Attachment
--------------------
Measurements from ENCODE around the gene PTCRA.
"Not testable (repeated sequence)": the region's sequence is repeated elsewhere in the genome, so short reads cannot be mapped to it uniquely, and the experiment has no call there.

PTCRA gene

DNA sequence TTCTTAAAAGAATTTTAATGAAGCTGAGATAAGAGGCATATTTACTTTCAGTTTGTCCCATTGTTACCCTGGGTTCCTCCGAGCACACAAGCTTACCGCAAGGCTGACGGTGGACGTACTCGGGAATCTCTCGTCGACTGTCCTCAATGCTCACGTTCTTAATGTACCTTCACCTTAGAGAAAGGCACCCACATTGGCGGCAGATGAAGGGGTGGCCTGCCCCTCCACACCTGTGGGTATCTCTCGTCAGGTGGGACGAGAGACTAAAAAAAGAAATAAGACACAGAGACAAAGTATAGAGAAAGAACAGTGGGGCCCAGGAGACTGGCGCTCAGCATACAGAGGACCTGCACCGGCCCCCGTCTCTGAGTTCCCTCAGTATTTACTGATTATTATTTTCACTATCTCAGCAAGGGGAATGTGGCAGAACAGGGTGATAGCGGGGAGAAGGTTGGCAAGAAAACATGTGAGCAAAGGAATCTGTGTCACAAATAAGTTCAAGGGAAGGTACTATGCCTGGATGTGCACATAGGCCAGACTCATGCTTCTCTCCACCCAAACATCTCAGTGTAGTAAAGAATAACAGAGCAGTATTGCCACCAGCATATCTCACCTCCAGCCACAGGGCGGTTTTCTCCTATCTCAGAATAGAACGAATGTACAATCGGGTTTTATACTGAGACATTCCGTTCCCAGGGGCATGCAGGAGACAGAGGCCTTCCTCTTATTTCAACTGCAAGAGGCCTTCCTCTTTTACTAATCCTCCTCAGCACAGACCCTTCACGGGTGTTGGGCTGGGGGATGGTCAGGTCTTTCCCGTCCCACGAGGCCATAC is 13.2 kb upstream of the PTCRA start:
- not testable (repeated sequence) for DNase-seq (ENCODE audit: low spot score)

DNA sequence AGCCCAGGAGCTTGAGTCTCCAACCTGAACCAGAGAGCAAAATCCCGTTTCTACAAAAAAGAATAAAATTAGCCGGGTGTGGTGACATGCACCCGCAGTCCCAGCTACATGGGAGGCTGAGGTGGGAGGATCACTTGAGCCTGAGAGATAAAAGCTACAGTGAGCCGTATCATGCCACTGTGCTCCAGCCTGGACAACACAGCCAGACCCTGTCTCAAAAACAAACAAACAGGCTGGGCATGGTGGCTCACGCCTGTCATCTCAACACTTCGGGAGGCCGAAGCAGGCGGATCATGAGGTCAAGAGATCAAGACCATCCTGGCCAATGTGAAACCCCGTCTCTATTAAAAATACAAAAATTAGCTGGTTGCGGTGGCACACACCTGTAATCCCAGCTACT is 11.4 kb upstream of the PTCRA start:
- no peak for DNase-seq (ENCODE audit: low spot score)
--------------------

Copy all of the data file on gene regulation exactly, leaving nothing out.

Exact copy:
Measurements from ENCODE around the gene PTCRA.
"Not testable (repeated sequence)": the region's sequence is repeated elsewhere in the genome, so short reads cannot be mapped to it uniquely, and the experiment has no call there.

PTCRA gene

DNA sequence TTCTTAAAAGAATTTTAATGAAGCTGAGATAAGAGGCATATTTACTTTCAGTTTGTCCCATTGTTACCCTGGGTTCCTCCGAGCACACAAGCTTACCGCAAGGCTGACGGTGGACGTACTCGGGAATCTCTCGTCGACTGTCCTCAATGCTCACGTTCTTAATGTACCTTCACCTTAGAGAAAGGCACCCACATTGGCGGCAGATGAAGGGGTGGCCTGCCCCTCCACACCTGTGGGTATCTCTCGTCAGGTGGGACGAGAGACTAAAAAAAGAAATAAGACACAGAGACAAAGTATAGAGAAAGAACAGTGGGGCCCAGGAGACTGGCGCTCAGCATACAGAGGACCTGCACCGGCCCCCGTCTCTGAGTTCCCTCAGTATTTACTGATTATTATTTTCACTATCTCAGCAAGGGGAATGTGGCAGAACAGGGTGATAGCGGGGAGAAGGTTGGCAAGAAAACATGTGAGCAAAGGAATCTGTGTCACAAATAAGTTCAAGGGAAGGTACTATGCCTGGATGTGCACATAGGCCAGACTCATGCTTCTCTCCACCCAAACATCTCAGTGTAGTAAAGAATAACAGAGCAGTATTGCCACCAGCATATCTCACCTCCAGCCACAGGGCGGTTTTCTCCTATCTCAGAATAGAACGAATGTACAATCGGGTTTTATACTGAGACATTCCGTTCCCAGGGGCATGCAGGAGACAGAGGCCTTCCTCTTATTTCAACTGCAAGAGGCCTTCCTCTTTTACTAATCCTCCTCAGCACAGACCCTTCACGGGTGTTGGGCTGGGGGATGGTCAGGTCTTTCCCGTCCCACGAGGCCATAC is 13.2 kb upstream of the PTCRA start:
- not testable (repeated sequence) for DNase-seq (ENCODE audit: low spot score)

DNA sequence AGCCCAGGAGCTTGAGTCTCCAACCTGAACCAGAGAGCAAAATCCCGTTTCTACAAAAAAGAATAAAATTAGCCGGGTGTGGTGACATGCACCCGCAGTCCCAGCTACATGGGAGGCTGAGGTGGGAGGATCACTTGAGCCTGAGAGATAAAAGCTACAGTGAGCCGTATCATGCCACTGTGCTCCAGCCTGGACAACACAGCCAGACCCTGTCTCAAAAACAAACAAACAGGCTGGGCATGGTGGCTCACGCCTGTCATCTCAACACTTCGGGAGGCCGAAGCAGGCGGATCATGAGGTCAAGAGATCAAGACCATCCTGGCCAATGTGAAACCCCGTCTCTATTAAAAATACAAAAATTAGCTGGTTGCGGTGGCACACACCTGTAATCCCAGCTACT is 11.4 kb upstream of the PTCRA start:
- no peak for DNase-seq (ENCODE audit: low spot score)